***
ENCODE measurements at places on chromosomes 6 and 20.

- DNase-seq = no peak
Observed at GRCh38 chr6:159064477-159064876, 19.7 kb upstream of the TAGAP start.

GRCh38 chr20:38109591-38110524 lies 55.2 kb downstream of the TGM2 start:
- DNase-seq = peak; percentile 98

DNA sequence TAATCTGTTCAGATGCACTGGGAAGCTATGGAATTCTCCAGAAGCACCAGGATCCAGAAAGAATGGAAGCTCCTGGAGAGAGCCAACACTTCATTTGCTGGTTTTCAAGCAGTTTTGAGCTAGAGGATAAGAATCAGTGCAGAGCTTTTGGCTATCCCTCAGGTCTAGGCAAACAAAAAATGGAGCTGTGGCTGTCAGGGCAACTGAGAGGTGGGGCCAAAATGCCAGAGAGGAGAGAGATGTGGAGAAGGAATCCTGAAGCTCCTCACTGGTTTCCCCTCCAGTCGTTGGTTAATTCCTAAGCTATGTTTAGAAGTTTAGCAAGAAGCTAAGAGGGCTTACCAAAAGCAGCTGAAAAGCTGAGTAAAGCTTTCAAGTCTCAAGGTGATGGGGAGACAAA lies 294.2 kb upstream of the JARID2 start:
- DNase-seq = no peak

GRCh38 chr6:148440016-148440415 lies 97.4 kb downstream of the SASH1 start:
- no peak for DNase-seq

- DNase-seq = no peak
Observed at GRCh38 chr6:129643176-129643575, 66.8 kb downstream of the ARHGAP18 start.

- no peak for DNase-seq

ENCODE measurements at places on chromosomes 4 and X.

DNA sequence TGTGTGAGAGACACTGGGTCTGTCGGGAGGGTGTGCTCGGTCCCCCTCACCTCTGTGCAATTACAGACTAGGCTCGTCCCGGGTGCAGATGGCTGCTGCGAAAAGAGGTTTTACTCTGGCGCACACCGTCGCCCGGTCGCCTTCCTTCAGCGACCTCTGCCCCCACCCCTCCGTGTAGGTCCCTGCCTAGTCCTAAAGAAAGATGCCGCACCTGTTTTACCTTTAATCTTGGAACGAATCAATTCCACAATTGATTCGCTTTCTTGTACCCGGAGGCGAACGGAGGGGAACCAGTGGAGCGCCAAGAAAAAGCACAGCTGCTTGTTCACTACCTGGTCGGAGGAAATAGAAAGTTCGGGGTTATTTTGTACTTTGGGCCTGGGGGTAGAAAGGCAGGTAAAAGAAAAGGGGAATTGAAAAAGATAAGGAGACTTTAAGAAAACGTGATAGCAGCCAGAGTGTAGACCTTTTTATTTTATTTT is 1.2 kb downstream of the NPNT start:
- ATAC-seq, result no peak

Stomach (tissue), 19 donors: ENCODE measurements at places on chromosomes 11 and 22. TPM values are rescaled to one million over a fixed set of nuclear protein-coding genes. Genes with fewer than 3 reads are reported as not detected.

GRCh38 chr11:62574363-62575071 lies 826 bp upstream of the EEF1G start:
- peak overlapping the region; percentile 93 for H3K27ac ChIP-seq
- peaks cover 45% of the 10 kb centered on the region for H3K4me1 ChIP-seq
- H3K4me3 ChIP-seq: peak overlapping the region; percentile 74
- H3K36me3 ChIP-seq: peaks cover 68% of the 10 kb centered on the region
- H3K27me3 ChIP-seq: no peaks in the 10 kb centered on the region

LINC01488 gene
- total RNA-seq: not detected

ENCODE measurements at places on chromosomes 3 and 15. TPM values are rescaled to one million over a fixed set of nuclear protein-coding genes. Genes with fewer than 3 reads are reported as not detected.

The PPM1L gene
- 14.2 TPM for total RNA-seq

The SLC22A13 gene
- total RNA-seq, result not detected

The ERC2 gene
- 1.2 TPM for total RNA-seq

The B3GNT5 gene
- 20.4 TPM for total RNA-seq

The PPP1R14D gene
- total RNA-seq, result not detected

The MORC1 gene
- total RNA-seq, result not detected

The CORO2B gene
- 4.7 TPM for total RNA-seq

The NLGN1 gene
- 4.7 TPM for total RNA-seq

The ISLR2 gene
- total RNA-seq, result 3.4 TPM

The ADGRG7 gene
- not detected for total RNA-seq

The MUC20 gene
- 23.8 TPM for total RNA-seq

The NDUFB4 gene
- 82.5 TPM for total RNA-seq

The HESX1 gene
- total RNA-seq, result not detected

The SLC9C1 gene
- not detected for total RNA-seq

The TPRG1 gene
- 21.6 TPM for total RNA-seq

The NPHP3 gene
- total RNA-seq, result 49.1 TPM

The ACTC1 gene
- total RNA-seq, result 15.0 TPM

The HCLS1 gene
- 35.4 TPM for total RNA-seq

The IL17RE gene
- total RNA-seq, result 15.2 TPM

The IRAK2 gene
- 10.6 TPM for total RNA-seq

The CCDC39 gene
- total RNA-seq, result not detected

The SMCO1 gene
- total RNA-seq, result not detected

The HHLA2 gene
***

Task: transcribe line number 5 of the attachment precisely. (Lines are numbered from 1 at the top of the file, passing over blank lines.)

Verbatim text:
- DNase-seq = peak; percentile 98